I was at a yoga workshop last night – a beautiful concoction of sound, stretches, postures and praise for what the body and mind can do. The instructor gave us definitions for discomfort and pain. Discomfort is when the mind says to the body you can’t do that any more and tries to over-ride the brain, teasing and tricking and fooling you into thinking you can’t be stretched any more. Pain is something else, a symptom of some underlying condition, an intense assault requiring immediate withdrawal.
The invitation from discomfort is to hang with it and get to know it, push through and see what there is on the other side of that discomfort. Easing in, breathing in to the discomfort may be a seduction, a not realising the discomfort is the herald for pain and indeed may well be an early warning signal. So often I have hung in with the discomfort only to become accustomed to it, and not understood it as the beginnings of something more dangerous and toxic. There is a process of discernment required to notice whether it is discomfort or pain and in that process we ask ourselves about the nature of our experience: is it transitory? is it consequential? does it have a trigger? is my mind playing games? We collect evidence and notice patterns. Eventually we make a declaration to our selves.
Discomfort deserves attention and breathing into it might be one way of giving it attention, ignoring it another …. but if there is an underlying problem in the discomfort that requires more immediate attention … then discover it before it becomes toxic. You may need to inoculate yourself, withdraw, move or eliminate it from your environment before you are in real, and hard to release from, pain.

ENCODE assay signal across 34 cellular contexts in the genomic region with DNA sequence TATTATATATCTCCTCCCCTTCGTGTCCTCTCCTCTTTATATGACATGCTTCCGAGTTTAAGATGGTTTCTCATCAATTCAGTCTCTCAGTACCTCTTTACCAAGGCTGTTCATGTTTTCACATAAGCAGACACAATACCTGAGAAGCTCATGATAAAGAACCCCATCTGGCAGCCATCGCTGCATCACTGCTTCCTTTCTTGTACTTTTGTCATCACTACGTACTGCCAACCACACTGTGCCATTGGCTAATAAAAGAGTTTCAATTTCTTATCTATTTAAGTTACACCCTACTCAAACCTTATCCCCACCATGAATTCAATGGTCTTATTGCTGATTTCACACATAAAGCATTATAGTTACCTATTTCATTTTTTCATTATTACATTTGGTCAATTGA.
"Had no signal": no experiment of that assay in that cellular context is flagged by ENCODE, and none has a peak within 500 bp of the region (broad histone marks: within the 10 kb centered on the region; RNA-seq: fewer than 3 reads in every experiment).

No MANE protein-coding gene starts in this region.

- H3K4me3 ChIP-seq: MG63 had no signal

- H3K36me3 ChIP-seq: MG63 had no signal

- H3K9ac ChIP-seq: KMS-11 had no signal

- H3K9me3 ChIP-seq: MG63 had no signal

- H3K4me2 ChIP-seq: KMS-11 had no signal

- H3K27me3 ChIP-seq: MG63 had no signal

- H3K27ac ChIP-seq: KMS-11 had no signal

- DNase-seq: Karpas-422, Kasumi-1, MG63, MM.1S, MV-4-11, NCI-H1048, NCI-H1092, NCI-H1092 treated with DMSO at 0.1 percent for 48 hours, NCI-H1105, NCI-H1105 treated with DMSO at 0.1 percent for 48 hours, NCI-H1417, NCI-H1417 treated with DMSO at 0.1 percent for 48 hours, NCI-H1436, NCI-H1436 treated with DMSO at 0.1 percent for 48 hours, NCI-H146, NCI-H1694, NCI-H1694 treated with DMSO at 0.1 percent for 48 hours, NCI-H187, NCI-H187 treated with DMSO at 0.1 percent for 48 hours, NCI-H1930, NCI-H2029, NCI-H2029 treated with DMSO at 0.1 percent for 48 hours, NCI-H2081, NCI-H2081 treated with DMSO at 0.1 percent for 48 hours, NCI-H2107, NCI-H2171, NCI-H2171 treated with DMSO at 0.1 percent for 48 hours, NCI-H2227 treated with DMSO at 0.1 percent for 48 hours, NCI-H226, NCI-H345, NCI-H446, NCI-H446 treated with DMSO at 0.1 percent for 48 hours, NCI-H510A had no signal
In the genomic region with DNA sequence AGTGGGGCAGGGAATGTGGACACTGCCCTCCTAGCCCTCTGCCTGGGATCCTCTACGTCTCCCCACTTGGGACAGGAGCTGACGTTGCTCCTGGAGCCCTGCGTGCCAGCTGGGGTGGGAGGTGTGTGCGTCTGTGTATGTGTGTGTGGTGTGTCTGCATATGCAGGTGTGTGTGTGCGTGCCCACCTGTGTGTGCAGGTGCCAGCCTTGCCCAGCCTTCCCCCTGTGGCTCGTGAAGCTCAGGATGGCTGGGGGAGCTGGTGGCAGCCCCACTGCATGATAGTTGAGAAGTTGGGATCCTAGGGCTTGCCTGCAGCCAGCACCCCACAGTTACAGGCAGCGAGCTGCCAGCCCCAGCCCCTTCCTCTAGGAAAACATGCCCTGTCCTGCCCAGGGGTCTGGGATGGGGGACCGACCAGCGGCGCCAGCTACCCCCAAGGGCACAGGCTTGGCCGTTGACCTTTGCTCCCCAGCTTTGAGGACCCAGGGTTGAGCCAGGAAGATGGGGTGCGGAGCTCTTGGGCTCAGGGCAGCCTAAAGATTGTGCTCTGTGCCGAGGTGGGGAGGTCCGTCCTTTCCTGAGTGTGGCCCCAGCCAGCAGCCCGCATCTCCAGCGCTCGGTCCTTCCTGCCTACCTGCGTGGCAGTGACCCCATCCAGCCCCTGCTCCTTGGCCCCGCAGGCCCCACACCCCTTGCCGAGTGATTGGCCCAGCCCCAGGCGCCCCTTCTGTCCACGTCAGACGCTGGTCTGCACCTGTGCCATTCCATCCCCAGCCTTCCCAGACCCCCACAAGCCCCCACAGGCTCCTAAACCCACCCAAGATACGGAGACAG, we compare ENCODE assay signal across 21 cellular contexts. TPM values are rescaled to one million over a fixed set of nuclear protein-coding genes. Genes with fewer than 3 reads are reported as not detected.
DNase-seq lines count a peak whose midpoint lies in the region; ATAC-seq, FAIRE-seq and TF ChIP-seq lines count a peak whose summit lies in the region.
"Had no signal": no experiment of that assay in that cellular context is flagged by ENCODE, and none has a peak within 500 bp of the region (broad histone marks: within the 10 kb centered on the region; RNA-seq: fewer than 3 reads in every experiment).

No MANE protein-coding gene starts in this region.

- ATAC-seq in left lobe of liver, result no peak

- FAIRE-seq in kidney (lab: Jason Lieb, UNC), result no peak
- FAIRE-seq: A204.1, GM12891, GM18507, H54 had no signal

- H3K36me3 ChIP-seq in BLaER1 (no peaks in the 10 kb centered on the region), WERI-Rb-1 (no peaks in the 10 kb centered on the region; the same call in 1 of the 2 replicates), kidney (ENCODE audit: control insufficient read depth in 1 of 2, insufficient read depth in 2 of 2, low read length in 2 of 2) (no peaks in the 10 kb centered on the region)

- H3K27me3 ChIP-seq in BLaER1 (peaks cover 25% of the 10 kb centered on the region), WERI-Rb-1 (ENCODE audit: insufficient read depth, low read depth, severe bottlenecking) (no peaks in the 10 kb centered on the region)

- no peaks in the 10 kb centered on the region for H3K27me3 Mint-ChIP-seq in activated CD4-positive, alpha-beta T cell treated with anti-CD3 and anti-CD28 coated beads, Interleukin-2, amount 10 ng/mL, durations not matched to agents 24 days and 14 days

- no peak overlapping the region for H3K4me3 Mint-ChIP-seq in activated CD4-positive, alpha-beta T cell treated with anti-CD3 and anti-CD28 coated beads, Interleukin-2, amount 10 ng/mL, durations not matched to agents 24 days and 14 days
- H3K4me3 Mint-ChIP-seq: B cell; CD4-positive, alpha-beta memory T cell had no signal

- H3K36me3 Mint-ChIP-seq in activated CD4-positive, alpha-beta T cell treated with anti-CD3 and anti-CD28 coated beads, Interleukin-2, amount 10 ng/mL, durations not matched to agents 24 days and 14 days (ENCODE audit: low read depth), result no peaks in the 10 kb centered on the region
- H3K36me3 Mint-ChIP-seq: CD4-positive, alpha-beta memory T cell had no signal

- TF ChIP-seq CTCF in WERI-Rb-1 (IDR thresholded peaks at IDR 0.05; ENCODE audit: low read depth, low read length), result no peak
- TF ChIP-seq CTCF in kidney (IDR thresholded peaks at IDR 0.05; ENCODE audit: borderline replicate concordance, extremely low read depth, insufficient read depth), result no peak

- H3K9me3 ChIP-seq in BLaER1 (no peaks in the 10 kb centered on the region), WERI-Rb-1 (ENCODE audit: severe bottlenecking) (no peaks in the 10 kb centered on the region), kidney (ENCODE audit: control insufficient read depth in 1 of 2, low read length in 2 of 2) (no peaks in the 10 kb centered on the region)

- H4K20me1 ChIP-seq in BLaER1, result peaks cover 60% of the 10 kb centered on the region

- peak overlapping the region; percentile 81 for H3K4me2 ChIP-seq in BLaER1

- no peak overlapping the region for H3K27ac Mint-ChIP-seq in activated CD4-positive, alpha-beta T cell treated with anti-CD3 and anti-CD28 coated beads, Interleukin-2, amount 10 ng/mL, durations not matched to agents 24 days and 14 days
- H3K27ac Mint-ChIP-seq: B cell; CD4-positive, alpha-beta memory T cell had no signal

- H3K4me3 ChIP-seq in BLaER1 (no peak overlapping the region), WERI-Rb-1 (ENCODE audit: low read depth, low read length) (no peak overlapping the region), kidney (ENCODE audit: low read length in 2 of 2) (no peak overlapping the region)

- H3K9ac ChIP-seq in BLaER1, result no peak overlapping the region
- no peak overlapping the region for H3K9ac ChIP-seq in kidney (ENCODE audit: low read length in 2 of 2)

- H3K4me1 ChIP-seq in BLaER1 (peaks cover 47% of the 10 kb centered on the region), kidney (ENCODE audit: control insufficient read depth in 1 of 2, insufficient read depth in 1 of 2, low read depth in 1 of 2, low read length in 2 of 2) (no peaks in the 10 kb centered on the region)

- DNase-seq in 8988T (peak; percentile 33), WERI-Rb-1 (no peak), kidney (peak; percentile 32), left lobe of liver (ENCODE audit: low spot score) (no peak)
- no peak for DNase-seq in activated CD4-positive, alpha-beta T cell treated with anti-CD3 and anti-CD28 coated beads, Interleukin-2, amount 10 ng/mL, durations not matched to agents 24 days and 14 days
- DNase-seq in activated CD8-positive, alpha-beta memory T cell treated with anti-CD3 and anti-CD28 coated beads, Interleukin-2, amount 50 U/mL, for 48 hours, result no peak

Niggling feelings, nagging doubts, gnawing thoughts … enticing us to go deeper into discovery of what discomfort has to teach us.
Promising to tomorrow to pay attention to discomfort, may open up new horizons. There are plenty of things I am uncomfortable about – the voters and voting system in the US delivering to the world Trump, the shareholders of companies ignoring evidence that leads to destroying lives and landscapes, my national government continuing to treat asylum seeks as illegal, child protection agencies unwilling and unable to unfetter themselves from the shackles of poor design and practice, the gap between indigenous and non-indigenous Australians in mortality and well-being indicators … the list goes on. And then I turn my attention to myself and there are plenty of discomforts there – eating and sleeping patterns, kindness (or lack of it), ability to serve and be served … and this list goes on too.
Breathing into the feeling of discomfort might be part of the promise to tomorrow to understand the source and meaning, but it certainly isn’t going to mean staying in that place. Discomfort shows you are on the path to growth and discovery, that your antennae is getting tuned in and is turning symptoms into data for discernment and decision-making. It is an invitation to be honest with yourself.